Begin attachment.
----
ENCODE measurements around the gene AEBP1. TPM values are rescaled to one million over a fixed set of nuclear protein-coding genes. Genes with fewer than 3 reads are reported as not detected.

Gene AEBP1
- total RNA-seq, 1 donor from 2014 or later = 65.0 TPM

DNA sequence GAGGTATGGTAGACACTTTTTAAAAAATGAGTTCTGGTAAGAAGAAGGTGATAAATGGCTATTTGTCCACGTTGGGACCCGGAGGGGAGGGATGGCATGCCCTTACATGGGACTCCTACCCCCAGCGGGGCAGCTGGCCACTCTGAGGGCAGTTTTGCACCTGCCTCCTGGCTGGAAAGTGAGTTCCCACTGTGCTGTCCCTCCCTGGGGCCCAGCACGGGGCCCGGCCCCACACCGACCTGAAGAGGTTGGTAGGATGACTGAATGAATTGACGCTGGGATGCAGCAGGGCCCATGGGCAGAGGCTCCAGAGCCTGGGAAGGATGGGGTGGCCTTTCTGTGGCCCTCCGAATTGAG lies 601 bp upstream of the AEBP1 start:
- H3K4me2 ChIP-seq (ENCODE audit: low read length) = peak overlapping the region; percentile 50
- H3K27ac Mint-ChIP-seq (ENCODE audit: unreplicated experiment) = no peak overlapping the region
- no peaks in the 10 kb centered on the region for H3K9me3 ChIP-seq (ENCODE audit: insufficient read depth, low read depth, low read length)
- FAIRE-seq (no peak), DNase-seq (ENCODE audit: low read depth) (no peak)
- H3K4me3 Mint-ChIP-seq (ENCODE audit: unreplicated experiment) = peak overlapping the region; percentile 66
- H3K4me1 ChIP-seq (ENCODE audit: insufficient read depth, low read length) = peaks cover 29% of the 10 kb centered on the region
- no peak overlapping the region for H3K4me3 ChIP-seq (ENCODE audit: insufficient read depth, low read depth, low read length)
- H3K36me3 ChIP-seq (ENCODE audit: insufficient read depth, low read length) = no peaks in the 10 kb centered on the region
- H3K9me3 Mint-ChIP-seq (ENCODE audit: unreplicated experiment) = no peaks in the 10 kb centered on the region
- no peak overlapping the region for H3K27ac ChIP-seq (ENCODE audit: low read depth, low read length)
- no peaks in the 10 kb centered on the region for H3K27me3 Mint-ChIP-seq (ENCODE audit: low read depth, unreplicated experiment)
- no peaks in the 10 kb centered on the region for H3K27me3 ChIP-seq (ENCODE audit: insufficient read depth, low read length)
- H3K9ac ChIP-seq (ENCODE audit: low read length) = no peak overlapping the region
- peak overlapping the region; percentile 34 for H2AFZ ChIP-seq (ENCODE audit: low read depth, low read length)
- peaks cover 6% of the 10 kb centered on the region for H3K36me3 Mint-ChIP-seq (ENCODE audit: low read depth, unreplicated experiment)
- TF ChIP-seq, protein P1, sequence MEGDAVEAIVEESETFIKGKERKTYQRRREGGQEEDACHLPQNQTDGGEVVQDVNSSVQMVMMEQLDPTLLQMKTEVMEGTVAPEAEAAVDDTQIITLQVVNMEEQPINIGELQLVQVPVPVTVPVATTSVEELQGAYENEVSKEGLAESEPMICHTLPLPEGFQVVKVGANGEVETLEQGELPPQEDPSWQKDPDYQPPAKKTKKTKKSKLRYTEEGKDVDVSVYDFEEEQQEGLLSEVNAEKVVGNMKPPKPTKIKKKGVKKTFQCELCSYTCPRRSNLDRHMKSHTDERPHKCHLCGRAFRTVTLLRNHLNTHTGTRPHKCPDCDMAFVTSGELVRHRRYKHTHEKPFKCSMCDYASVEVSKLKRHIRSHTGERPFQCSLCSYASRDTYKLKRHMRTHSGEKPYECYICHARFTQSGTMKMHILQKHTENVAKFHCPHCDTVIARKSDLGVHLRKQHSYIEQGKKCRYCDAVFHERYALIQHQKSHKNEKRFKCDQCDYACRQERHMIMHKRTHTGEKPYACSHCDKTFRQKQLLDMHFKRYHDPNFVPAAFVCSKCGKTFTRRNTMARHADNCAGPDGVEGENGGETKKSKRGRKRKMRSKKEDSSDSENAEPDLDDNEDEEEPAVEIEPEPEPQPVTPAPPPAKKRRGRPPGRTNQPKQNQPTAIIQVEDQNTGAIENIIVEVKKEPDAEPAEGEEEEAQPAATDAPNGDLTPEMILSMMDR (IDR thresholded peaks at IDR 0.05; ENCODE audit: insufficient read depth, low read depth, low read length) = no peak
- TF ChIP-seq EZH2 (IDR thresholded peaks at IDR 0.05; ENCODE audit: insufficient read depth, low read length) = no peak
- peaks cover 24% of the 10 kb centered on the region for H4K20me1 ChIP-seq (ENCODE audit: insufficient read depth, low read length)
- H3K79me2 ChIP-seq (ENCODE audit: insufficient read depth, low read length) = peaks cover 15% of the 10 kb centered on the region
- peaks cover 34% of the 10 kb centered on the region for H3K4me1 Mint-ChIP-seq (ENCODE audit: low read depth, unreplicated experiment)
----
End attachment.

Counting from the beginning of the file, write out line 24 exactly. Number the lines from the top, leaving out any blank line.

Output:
- peaks cover 34% of the 10 kb centered on the region for H3K4me1 Mint-ChIP-seq (ENCODE audit: low read depth, unreplicated experiment)